The primary immune response to an antigen concerns the identification of the antigen and the development of the proper immune response; while the antigen is being identified, T-cells which kill indiscriminately are deployed. Primary response can take up to two weeks, resulting in the conversion of some T-cells to B-cells (memory cells). The secondary response to an antigen concerns the activation of B-cells which have been trained by the primary response to react to that specific antigen; the secondary response is faster, more efficient, and leads to a stronger defense than the primary response. One good example of primary/secondary response is vaccination. Vaccines consist mainly of dead or weak disease cells or viruses, which are introduced into the body. The immune system reacts to this weak hostility with a primary response, creating B-cells which remember how to kill the vaccine. When the full-powered disease or virus attacks, the immune system begins a secondary response, using its prior knowledge of the vaccine to swiftly and powerfully attack and kill the invading disease.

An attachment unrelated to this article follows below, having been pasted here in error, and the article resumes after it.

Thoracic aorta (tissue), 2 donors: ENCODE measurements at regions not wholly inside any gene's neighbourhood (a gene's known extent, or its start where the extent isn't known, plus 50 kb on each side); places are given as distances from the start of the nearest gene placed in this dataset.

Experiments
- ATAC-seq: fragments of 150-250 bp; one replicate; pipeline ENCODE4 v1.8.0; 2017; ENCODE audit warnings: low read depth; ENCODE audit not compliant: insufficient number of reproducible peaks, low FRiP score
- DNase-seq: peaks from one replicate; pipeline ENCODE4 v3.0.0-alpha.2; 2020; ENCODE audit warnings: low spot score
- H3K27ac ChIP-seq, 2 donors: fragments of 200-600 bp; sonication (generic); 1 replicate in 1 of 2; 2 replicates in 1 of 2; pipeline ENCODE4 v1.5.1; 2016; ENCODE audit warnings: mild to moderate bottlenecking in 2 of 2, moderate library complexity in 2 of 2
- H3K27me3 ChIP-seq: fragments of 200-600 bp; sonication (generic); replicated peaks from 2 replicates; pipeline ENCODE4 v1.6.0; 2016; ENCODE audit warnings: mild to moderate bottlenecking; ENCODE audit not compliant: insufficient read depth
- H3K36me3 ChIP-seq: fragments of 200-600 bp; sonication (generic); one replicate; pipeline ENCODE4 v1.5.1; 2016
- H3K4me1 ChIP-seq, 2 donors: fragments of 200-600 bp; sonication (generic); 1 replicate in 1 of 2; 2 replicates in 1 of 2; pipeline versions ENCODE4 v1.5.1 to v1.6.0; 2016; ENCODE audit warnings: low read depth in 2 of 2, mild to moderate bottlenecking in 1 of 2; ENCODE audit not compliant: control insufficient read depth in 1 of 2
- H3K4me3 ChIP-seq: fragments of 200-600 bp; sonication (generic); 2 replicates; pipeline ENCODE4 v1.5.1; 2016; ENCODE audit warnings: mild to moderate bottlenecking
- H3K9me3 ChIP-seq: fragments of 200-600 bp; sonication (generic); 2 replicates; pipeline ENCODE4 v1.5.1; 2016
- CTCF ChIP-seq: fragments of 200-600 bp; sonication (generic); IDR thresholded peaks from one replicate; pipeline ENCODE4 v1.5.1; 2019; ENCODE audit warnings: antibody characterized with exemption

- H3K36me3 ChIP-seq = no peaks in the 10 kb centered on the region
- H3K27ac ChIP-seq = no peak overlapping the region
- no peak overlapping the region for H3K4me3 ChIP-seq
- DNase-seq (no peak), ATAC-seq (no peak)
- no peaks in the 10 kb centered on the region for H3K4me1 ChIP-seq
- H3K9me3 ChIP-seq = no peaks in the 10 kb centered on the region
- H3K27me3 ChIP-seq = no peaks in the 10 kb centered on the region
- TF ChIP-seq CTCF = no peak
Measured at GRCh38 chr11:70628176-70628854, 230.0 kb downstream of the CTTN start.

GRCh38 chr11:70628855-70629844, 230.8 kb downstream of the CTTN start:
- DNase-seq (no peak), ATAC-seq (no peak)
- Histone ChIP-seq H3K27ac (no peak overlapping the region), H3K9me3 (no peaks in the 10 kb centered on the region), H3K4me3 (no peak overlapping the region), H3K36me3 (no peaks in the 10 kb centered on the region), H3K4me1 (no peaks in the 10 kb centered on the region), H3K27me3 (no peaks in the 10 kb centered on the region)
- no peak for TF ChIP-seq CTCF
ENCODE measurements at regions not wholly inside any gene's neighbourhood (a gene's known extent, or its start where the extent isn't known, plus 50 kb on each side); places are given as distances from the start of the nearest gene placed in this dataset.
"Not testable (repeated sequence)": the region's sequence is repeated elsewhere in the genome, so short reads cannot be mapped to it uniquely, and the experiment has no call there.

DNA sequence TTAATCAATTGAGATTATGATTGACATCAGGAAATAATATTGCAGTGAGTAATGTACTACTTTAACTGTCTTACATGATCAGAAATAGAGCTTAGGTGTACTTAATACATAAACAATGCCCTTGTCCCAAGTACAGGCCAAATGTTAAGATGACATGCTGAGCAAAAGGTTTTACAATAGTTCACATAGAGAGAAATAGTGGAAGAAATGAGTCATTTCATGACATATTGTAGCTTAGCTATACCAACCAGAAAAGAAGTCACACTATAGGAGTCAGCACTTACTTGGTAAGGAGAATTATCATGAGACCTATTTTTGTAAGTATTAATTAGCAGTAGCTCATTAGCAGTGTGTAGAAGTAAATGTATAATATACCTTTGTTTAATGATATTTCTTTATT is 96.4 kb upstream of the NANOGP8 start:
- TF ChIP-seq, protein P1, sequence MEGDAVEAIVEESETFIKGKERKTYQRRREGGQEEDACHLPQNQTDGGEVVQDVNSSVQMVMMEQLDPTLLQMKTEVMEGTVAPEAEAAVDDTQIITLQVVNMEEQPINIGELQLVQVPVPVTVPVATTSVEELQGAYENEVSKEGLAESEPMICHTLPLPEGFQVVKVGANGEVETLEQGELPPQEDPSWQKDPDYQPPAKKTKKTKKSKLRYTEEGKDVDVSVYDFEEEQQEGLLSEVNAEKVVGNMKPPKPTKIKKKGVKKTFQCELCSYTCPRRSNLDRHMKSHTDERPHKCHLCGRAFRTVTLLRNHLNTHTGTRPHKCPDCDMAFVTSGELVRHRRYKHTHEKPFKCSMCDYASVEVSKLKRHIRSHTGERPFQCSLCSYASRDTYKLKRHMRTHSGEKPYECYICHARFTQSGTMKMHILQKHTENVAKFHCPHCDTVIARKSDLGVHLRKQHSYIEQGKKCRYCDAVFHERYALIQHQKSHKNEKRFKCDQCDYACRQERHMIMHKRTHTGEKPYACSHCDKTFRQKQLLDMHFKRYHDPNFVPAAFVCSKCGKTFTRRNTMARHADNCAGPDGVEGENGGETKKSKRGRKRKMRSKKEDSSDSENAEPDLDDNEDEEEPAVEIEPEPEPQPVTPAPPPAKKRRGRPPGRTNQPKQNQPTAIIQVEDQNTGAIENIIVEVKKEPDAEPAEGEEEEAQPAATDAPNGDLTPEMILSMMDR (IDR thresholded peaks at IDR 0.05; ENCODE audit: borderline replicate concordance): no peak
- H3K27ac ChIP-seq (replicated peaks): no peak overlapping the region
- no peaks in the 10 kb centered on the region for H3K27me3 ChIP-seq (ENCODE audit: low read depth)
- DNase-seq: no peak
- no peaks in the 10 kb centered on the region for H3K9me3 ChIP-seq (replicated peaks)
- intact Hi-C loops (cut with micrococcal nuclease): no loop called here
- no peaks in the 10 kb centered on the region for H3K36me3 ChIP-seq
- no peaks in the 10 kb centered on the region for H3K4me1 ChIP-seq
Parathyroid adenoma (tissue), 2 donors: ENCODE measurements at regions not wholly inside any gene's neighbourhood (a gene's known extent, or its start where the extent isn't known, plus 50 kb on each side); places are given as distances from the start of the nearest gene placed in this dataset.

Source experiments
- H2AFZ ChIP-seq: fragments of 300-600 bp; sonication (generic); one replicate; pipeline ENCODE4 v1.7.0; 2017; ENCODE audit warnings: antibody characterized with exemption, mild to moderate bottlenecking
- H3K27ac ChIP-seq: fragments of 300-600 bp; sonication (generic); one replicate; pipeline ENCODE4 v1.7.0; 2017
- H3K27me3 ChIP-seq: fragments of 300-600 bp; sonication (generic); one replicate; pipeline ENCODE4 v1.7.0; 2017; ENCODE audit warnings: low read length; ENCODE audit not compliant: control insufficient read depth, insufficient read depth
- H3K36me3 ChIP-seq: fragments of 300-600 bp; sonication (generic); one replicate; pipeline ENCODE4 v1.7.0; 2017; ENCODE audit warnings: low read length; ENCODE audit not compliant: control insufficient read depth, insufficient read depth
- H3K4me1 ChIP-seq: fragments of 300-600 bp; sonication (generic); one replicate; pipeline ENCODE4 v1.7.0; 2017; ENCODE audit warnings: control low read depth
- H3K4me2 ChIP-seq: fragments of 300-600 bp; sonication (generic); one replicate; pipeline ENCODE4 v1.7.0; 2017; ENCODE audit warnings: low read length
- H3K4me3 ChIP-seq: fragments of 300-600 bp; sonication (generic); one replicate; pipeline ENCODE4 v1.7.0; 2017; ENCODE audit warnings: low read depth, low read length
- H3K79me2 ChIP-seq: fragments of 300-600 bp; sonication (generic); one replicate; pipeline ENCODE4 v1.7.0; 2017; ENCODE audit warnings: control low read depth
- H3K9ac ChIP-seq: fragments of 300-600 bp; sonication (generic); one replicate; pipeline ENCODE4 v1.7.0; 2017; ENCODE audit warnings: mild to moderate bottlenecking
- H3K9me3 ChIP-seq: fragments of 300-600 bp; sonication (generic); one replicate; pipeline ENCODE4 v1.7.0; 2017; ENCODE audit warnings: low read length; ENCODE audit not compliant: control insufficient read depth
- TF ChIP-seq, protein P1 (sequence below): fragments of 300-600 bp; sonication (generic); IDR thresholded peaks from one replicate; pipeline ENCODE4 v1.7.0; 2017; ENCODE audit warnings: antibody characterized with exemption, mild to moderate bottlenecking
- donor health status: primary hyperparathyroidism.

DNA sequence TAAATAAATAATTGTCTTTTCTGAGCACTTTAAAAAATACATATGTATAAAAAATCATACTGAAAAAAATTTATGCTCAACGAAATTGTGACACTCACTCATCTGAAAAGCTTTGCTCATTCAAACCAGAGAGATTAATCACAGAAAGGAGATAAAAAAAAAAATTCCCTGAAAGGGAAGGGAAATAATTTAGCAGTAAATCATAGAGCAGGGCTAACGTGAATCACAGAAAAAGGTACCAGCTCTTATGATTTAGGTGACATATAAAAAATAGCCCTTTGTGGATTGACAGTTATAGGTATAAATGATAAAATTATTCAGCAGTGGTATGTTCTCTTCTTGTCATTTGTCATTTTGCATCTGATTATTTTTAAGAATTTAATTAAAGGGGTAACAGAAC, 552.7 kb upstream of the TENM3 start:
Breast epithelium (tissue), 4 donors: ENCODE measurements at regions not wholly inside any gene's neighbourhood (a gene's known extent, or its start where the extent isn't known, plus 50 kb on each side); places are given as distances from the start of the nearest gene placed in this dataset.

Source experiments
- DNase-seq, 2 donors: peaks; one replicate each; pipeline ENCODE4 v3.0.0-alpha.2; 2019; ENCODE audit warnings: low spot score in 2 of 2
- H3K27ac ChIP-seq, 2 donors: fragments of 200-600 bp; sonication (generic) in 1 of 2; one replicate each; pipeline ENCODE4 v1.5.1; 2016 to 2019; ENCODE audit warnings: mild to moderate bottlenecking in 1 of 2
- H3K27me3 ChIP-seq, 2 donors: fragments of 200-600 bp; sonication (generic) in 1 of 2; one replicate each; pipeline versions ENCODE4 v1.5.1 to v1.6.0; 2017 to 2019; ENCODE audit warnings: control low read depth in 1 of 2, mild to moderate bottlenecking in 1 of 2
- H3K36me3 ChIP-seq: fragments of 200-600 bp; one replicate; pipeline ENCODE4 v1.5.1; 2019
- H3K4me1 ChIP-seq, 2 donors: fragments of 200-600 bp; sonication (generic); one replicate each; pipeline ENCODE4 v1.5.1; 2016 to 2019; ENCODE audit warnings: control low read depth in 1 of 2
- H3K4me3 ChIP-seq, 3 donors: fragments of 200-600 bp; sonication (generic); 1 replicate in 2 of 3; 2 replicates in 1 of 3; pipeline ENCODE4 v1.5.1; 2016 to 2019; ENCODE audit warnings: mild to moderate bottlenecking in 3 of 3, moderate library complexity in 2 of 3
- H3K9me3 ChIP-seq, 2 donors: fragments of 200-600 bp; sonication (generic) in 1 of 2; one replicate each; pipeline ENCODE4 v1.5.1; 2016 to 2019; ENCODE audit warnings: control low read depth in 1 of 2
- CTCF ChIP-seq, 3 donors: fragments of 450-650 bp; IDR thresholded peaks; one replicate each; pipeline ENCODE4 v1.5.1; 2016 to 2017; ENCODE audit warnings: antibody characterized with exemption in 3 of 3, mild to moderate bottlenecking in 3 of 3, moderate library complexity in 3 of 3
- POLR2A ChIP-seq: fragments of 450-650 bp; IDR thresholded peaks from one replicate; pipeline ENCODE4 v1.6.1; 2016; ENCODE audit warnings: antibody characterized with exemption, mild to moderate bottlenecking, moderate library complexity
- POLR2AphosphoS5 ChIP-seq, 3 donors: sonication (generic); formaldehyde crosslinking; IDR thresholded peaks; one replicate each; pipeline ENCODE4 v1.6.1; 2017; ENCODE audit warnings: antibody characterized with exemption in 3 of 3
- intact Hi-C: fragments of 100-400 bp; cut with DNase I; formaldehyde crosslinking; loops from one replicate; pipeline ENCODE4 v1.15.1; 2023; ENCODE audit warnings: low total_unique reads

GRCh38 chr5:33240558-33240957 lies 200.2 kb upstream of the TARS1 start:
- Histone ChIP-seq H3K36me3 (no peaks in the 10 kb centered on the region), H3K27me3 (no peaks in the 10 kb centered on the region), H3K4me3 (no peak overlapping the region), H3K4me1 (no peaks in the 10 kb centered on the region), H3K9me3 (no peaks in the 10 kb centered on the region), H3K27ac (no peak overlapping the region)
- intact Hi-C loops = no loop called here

Primary immune response is when your body is first exposed to an antigen, the first time it comes in contact with that foreign material. An antigen is anything that is recognized as non-self, so it ranges from pollen to bacteria or viruses.
The primary immune response takes 5-10 days to effect the antigen, since it has to find the correct antibodies to eliminate the antigen. This response is also called the innate or non-specific immune response.
Once your body has "found" the antibody, it will store some of the cells as B cells that stay in your lymph nodes. This is so when your are exposed to the antigen again, and it travels through your lymphatic system, it will reach an antibody that recognizes it, and your body doesn't need to make brand new antibodies--it just needs to start cloning the antibody that matches that antigen. This is the secondary response, and it generally only takes 3-5 days for a system-wide response, since you already have the antibody, it just needs to pick up the antigen before it starts dividing into new cells.
The T cells are generally used in the primary response to the antigen, since cytotoxic T cells kill whatever they touch, while the more specific B cells are used in the secondary response, since they are honed in to that antigen already, and will not kill off healthy, self-cells.